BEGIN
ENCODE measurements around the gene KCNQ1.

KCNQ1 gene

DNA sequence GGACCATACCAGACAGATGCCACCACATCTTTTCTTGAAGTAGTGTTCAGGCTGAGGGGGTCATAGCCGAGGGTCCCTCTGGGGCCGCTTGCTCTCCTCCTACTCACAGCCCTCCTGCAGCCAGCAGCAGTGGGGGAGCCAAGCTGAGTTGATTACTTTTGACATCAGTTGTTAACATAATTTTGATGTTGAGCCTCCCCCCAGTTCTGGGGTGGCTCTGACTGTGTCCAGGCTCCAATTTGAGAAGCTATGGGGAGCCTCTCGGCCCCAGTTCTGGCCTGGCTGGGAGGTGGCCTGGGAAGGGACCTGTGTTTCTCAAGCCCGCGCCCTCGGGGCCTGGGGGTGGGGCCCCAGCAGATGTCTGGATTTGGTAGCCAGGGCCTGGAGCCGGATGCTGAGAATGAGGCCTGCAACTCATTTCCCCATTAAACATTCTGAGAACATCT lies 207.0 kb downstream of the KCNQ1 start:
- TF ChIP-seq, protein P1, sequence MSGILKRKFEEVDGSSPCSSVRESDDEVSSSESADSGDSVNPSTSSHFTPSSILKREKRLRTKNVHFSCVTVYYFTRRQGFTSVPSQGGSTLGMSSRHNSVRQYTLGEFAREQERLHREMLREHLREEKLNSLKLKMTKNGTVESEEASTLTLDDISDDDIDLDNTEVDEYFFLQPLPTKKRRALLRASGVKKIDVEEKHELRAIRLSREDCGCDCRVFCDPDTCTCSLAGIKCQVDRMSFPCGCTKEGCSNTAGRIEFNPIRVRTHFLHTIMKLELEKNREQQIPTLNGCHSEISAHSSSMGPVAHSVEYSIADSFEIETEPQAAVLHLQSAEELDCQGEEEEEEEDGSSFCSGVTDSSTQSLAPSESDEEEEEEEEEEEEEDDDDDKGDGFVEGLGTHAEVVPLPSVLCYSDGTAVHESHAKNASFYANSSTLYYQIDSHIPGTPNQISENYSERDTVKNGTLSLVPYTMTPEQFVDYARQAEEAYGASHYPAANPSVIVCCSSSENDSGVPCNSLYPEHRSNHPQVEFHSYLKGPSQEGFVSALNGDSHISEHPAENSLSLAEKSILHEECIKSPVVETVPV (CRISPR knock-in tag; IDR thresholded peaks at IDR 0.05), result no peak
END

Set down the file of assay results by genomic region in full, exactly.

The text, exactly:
ENCODE measurements around the gene KCNQ1.

KCNQ1 gene

DNA sequence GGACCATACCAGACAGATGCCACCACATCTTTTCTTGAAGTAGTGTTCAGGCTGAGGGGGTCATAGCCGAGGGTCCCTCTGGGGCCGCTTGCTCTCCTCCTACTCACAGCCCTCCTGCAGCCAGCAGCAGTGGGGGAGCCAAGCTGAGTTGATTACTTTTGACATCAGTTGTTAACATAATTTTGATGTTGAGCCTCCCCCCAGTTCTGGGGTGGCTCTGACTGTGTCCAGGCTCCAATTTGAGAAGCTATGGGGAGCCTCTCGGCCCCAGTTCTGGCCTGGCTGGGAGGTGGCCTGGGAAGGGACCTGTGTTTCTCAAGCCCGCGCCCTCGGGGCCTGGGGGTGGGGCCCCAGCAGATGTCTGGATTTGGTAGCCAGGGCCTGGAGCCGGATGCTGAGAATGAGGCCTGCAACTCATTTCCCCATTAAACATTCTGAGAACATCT lies 207.0 kb downstream of the KCNQ1 start:
- TF ChIP-seq, protein P1, sequence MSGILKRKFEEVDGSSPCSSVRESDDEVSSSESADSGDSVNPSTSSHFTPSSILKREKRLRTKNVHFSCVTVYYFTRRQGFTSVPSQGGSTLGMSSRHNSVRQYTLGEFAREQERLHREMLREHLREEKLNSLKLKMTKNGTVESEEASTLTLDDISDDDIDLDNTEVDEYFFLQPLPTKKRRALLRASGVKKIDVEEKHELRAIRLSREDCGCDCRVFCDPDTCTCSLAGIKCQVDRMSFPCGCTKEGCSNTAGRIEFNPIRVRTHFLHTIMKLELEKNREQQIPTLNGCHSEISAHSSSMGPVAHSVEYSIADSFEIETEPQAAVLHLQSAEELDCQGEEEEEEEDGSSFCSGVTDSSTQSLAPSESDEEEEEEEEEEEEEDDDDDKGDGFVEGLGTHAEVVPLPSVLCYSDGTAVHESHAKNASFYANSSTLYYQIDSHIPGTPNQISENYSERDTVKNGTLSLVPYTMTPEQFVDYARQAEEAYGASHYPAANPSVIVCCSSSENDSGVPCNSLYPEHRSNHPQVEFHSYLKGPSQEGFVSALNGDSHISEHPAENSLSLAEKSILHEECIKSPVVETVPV (CRISPR knock-in tag; IDR thresholded peaks at IDR 0.05), result no peak